Published: 24th April 2017
Hyderabad may not be Silicon Valley, but it has a SAP Street: From quick classes to fake certificates, here's why Ameerpet is always on IT students' radar
Quick lessons before college? Check. Experience Certificate in any computer language for a consideration? Check. If it's IT you need, then Ameerpet is IT!
Walking through the lanes and bylanes of Ameerpet in downtown Hyderabad, an area which has over the years acquired the tag of being something of an education emporium, one is bombarded with hoarding and neon signboards vying for space and attention. Java, Oracle, DBA, Linux, SAP, android and web development, coding, computing are just some of the courses offered in the 500-plus institutes in this narrow, albeit mildly shady neighbourhood, making it a place that most techies visit quite often when they need a 'helping' hand.
Blame it on the IT crowd
Birju Kumar is a final year BTech student of a low-rung college at Patelguda in the city. From 6 am to 7:30 am, Birju attends a class to learn Python, at an institute here, after which he heads to his college. Hailing from Gopalgang in Bihar, Birju hopes the certification will add weight to his resume and help him land an IT job — often the pinnacle of their dreams and aspirations, second only to doing the same job in the US of A.
It's cost-effective, at least
He is one of over 1,00,000 students enticed by the '100 percent job placement' offered by institutes in Ameerpet. Interestingly, certification courses are offered for as low as Rs 4,000 per month spread over a period of two to six months, divided into batches ranging from 10 students to hundreds of them. If you were to pay an accredited institute to teach you how to work with these computer languages, it could end up costing you several lakhs.
Austerity is the norm in these minimalist classrooms
Taught in small, primitive classrooms filled with plastic chairs, institutes are able to regulate costs mostly because they use pirated software to cut down on the expensive license fee.
"People say that trainers here do not use original software. But that is not a concern for most students like me, as long as we get what we have been promised -- knowledge and a job," says Birju. The trick, he says is to check the credentials of the trainer before enrolling for any course. "If a trainer is not experienced, there is no point in paying even Rs 1,000 for a course," he adds.
Tech station: Ameerpet is a paradise for students looking to enter the IT industry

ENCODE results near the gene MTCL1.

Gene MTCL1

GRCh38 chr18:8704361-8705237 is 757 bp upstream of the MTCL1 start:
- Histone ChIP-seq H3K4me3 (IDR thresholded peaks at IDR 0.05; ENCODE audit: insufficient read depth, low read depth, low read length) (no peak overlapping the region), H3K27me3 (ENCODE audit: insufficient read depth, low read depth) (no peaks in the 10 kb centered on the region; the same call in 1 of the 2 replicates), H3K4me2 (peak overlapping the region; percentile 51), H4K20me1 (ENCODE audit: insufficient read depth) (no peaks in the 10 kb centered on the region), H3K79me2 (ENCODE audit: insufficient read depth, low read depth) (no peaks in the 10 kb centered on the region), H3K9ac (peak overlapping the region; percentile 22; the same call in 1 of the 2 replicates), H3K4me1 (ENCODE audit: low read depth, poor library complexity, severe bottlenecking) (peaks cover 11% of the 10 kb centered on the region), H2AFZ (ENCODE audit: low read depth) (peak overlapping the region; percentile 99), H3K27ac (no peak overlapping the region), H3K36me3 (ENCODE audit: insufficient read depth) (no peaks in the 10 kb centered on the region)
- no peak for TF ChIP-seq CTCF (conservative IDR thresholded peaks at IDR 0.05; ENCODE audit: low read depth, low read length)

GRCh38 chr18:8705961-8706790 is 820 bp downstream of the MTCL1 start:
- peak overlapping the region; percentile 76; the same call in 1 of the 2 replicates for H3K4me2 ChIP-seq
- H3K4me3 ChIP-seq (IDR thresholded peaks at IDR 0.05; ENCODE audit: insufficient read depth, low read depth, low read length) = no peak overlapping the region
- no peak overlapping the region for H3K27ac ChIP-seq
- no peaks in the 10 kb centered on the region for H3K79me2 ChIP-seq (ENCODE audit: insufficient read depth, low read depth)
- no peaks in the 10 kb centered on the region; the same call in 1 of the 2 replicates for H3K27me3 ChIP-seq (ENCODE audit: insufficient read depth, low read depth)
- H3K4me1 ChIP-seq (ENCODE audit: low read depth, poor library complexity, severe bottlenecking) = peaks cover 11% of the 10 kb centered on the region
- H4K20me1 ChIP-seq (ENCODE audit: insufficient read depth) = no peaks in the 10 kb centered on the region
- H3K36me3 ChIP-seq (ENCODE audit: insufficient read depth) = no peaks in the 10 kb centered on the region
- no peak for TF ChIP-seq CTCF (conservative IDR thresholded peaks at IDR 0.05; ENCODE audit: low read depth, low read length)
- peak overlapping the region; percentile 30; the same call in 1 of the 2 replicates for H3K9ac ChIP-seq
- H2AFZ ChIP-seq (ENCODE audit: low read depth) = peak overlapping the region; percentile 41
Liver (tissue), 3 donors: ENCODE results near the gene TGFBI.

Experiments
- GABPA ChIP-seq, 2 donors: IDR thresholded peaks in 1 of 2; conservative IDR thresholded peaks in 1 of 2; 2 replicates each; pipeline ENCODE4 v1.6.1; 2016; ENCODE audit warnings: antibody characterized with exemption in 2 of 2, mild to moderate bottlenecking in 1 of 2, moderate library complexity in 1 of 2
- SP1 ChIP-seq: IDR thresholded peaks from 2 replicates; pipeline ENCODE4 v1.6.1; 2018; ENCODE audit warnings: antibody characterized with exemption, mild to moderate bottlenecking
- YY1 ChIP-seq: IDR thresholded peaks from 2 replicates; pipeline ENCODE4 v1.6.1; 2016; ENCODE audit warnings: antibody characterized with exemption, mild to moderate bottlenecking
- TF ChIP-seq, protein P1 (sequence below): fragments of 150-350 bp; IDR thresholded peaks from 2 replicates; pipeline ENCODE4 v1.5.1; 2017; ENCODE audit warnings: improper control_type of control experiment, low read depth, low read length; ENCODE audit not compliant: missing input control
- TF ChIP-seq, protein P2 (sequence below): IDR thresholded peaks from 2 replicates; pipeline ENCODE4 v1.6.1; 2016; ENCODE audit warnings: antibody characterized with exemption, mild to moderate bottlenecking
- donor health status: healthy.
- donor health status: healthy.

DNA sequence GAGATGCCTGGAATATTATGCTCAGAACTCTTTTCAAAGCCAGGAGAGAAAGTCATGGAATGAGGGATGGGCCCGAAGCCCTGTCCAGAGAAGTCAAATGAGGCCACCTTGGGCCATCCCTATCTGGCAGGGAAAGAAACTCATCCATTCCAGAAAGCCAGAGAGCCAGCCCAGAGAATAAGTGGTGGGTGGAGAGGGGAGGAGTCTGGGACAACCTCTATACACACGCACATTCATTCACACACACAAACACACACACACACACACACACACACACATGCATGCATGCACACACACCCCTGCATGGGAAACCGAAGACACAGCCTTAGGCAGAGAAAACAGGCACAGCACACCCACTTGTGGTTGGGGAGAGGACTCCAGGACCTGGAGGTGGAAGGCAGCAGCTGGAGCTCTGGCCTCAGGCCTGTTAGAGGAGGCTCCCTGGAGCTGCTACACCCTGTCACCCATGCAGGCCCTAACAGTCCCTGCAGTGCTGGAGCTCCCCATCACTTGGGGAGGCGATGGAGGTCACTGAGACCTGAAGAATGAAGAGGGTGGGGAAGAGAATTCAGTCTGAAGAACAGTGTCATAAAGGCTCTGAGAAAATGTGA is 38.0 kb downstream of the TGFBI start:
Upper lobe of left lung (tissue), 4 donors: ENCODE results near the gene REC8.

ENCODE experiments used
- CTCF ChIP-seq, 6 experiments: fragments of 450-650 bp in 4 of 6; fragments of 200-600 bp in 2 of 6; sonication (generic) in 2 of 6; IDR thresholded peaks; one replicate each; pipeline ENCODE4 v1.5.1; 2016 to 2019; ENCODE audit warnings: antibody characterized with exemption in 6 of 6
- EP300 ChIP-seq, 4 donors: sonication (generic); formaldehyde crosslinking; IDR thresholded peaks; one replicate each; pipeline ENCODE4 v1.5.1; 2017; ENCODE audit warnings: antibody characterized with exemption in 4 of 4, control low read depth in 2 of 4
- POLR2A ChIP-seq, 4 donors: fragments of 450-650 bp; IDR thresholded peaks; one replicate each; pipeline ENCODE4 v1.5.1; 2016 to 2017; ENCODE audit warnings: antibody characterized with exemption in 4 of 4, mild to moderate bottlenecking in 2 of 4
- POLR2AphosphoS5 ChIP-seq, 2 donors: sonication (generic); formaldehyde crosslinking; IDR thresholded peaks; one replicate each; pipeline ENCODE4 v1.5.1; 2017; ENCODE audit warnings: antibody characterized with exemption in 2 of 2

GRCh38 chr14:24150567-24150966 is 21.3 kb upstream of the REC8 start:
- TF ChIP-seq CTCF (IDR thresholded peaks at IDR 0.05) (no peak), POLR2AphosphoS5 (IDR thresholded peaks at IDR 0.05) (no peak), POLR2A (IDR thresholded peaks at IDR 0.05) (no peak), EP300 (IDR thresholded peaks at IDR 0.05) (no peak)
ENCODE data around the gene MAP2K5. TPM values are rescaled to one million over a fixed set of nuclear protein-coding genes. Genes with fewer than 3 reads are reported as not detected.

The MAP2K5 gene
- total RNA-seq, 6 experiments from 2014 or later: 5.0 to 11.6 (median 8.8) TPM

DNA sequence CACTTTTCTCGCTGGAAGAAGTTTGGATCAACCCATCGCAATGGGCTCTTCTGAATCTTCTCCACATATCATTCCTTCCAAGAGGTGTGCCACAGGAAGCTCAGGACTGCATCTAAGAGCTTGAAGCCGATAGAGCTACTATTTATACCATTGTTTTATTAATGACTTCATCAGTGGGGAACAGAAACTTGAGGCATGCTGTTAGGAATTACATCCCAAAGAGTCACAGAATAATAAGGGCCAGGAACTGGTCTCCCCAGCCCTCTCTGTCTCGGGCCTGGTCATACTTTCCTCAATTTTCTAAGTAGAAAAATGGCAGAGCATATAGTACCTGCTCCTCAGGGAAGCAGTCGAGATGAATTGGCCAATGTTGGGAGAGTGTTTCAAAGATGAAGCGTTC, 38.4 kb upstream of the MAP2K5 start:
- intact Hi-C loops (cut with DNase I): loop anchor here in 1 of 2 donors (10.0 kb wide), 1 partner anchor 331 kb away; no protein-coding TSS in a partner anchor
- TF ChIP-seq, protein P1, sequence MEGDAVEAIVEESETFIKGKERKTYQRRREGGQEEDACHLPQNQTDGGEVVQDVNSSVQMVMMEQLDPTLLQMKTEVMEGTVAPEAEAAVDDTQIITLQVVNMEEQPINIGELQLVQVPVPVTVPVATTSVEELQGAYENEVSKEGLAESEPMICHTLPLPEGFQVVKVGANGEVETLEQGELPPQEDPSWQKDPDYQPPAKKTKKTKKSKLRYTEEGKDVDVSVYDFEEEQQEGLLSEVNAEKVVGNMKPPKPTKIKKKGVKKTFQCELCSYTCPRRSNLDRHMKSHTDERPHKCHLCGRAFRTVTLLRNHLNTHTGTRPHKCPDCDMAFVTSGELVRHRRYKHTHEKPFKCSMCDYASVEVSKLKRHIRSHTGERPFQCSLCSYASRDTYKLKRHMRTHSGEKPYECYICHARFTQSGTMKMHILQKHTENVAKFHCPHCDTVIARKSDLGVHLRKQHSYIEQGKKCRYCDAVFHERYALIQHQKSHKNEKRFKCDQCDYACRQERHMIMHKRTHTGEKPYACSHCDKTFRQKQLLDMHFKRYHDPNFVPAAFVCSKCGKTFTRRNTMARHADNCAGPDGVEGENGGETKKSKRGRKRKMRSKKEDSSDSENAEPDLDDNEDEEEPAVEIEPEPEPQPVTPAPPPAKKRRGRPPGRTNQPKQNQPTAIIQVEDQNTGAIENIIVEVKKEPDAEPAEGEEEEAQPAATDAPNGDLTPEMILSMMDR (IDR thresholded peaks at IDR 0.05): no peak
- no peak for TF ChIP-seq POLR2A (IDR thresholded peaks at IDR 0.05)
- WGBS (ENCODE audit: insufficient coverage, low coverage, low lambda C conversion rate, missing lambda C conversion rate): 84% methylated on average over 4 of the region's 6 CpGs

You may bump into a techie you know
Who are these well-qualified staff? You'd be surprised to find that they're your garden variety IT types, perhaps even those working with IT giants. Ameerpet attracts several experienced techies, who moonlight between their IT jobs. Students like Birju scout for institutes that have such faculty, because they get an inside track to the people they are hoping to work with when they graduate.
Need some fake 'IT' experience certificates in a hurry? Don't worry, they tell us
While Ameerpet may be a paradise for the students looking to pad up their resumes, often entry-level techies too take the Ameerpet way, when they feel they the need for additional experience for a better job. Procuring fake experience certificates from Ameerpet is only as difficult as getting yourself enrolled into one of these unregulated institutes.
On the third floor of a building, that's plastered with big bright hoardings, I enter an institute that offers training in Java, Core Java, data structures among others. The place was filled with students, all filling up forms — one of which I too was handed within a few minutes. A three-month course in Java, read the form, would cost Rs12,000. "It is inclusive of two hours of lab work along with course material which is free of cost," explained a salwar kameez-clad counsellor. (Yes, they have counsellors, go figure!)
When I huskily asked if I could get a job experience certificate to bolster my resume, the counsellor told me that they can put me in touch with the 'right' people. "But you will have to deal with the financial aspect separately with them," she added.
Hang on, HR guys ain't fooled easy
While Ameerpet tires to boost salary-boosting skill at warp speed, not all is rosy for those seeking to upgrade their skill set and employability from institutes here. A techie who moonlights over the weekends at an institute in Ameerpet says that though the training centres aim to bridge the gap between the IT sector's demand and the poor standard of BTech education in India, most IT firms are wary of candidates with Ameerpet certificates. "Background checking has become very stringent these days and given the reputation of Ameeerpet institutes that take money and give candidates on-the-job experience that never took place, such candidates are scrutinised even more minutely. A few of them are even blacklisted by some companies," he said.
Recently, AICTE came out with a report that stated that three-fifths of BTech graduates in the country were unemployable and more than half of the 3,300 engineering colleges were not up to the standard. Further, National Association of Software and Services Companies (NASSCOM), too forecast a low growth of 10 percent to 12 percent for the IT industry in the country as against the heady growth of over 30 percent in previous years.
Trump or not, life goes on
Those numbers might seem scary to some. Especially when coupled with Trump's new H1B visa regulations and Australia tightening the noose on IT influx. But in Ameerpet, it's business as usual, The place is crammed with students by 7:30 am who can be seen hugging their spiral bound course material as they talk to their friends or standing and sipping ‘one by two’ glasses of tea at one of the many tea shops, having meals at an Andhra or Udipi mess, living in rented sublets and through it all, nurturing a dream to earn an IT job.